The collieries in Great Britain employed farriers. They repaired equipment, made chains and spent a lot of time sharpening the pick axes of the miners. One reports states that each miner took pride in his ax and would take it to the forge to be sharpened in a particular way that suited his way of picking at the mine face. Farriers understood how to please each miner. The farriers also made shoes for the ponies.

When their work in the forge was done each day, the farriers went down the mine and shod the ponies as they finished a shift, or the ponies from another shift before they started. Ponies weren't allowed to work if they had a shoe off, so the farrier's visit was important. Every foot on every pony had to be lifted and looked at every day.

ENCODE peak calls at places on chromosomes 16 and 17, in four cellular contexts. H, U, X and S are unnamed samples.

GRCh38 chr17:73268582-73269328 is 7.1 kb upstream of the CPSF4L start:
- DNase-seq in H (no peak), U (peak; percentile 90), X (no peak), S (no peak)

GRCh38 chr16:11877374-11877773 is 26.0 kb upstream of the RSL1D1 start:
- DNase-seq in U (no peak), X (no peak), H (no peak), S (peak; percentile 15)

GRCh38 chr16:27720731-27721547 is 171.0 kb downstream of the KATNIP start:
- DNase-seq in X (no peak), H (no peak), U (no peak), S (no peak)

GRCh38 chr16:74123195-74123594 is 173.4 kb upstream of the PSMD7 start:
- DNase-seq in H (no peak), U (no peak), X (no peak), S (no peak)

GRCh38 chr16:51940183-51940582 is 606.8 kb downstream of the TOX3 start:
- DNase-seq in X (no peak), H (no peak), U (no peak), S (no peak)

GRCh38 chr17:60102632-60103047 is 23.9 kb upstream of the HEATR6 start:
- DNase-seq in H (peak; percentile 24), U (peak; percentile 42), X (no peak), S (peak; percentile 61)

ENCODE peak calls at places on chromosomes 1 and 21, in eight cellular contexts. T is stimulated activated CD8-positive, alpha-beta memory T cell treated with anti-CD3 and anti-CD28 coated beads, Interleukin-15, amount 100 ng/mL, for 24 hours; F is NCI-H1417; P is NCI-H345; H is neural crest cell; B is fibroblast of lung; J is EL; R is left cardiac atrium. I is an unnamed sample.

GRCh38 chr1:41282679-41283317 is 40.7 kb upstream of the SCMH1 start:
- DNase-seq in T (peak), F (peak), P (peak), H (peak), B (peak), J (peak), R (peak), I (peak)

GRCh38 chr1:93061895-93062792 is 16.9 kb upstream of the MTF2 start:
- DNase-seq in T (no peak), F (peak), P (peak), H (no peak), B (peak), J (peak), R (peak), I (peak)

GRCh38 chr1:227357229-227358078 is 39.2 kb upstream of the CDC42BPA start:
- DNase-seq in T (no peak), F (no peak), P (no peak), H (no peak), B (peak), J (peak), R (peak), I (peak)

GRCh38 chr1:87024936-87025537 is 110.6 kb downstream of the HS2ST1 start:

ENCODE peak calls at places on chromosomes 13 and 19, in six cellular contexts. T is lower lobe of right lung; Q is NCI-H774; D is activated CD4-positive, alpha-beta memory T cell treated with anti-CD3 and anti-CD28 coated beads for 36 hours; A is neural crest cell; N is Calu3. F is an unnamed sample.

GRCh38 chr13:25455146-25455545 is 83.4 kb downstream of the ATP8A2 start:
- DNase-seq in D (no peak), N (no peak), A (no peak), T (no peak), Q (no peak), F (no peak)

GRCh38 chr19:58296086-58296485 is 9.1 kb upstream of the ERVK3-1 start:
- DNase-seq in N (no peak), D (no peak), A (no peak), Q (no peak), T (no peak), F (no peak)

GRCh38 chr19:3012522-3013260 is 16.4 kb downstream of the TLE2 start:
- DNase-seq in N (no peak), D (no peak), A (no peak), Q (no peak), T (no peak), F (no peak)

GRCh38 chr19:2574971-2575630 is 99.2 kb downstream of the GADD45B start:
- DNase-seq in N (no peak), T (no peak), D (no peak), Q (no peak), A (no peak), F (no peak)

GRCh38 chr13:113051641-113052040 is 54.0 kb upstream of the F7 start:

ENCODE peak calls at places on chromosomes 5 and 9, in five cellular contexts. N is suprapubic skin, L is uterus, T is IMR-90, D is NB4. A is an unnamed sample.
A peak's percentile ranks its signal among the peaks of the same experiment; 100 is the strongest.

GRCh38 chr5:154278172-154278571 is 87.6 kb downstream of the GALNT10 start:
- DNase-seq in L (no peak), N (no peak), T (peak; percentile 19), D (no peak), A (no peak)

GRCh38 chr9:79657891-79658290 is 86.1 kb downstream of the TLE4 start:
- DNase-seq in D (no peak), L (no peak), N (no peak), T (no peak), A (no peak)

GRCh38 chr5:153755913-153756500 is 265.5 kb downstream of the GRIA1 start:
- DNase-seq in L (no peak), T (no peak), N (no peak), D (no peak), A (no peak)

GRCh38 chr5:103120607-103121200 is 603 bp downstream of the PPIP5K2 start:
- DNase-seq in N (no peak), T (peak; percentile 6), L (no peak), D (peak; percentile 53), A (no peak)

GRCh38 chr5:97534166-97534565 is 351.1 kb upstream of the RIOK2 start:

pit pony care in coal mine stable
Sign courtesy of Mining Culture Educational and Research Network

This was a long, long day for a farrier. There was no light in the underground stables except for miner's lamps. The farrier would take the vessel out of his lamp and put it on his tool box, like a candle. He would have been trimming and shoeing almost by touch.

brass studs in a pity pony's leather hoof boot at Keswick Museum
Yes, there were hoof boots long ago. This one is from a mine in the Lake District in Cumbria, England, near the Scottish border. The sole of the boot is studded with copper rivets. You can see it at the Keswick Mining Museum.

In coal mines and around explosives factories, horses were shod with copper alloy or "brass" (copper and zinc alloy) shoes and special brass nails made by Capewell Horse Nails and perhaps other companies. Brass didn't cause sparks the way that steel did. Perhaps that is also why horse amulets, called "brasses" are always made of brass.